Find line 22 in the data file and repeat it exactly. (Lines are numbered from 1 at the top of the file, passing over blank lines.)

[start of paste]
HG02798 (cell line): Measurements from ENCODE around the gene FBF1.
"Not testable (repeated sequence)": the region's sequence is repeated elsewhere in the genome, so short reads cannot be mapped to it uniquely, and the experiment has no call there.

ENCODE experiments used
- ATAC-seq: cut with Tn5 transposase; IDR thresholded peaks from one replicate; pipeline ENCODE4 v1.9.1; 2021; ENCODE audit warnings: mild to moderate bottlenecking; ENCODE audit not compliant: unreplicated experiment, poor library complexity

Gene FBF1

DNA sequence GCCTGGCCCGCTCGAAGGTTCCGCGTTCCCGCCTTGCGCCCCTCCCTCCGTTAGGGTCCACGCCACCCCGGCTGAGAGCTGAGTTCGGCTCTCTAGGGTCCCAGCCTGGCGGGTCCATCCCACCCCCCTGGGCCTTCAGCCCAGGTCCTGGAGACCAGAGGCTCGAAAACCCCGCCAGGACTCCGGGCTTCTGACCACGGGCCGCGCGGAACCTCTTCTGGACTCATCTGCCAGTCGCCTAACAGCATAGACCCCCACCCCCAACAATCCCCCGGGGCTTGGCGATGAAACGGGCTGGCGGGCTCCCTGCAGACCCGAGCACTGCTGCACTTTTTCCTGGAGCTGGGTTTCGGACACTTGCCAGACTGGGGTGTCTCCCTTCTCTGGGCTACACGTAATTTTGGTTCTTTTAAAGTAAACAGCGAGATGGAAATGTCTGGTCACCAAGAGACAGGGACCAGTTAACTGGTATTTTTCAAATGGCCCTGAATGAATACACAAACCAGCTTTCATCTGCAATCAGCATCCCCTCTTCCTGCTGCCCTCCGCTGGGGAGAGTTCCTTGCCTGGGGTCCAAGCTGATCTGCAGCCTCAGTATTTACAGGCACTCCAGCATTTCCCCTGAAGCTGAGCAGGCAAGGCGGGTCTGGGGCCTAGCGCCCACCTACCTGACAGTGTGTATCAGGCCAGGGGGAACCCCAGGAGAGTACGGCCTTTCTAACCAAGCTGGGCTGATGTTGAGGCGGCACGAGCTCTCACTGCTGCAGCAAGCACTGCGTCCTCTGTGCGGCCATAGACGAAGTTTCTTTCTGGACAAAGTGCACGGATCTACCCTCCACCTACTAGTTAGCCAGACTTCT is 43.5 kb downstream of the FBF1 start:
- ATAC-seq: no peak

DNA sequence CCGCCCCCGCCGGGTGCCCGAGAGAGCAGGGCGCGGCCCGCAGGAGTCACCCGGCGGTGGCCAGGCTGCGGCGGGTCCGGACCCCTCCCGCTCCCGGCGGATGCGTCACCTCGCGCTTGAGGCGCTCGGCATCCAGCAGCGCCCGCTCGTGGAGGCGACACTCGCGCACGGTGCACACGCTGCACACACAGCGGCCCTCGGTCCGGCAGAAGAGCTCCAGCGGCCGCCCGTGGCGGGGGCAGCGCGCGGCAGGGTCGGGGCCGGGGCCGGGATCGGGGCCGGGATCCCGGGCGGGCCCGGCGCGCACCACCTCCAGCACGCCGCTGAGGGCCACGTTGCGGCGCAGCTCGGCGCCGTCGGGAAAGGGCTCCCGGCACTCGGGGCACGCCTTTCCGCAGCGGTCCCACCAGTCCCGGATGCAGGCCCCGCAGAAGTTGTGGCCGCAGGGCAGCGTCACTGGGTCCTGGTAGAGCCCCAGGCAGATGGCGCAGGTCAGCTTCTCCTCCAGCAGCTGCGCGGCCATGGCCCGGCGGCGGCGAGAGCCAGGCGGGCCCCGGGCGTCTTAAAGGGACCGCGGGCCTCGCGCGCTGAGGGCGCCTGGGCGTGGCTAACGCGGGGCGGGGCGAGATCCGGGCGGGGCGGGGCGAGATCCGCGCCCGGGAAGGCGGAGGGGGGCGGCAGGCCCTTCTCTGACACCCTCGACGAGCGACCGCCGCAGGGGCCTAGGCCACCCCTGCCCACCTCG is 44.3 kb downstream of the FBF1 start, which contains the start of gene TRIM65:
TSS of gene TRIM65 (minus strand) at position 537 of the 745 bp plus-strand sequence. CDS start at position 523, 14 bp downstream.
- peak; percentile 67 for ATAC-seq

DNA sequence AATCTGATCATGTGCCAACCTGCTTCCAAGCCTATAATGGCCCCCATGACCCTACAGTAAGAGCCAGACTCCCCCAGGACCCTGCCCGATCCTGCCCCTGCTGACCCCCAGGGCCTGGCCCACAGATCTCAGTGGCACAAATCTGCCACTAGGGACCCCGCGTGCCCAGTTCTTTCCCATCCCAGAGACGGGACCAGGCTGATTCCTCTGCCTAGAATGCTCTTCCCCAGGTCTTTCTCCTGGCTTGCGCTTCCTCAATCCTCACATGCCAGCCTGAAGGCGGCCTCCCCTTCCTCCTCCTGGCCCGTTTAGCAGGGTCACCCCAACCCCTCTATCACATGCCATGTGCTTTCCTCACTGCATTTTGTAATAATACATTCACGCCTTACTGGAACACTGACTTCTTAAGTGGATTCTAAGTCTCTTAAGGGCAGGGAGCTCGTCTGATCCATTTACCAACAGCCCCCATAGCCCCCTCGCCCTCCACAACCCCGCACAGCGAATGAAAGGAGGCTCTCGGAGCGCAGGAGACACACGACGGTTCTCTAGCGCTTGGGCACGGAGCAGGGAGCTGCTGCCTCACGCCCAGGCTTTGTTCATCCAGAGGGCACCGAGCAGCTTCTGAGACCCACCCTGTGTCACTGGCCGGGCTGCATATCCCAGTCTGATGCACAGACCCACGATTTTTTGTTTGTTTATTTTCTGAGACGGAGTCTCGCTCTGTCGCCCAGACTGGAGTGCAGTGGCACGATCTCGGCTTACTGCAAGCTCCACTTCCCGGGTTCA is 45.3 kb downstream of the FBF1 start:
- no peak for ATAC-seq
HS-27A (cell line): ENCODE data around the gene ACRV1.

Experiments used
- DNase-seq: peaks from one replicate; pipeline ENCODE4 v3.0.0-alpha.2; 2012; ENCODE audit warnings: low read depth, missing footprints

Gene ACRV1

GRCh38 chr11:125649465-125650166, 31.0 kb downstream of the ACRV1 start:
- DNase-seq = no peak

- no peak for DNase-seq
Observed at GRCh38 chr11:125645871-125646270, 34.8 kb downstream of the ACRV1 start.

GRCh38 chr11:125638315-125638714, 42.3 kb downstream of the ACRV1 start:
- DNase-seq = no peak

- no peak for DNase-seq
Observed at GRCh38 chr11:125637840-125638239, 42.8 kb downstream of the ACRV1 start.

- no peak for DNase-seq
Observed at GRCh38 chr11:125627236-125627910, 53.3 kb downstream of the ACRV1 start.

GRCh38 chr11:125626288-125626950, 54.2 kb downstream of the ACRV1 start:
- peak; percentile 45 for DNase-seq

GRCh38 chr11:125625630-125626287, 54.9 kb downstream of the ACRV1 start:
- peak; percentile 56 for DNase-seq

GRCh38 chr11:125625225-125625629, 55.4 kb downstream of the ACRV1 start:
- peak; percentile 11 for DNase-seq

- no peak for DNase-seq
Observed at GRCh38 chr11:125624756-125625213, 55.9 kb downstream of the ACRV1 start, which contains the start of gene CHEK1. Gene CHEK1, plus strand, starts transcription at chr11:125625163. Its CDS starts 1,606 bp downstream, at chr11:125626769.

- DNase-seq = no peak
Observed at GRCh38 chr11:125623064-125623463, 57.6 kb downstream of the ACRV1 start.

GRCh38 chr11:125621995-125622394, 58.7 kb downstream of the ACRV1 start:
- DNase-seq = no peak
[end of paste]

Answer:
- DNase-seq = no peak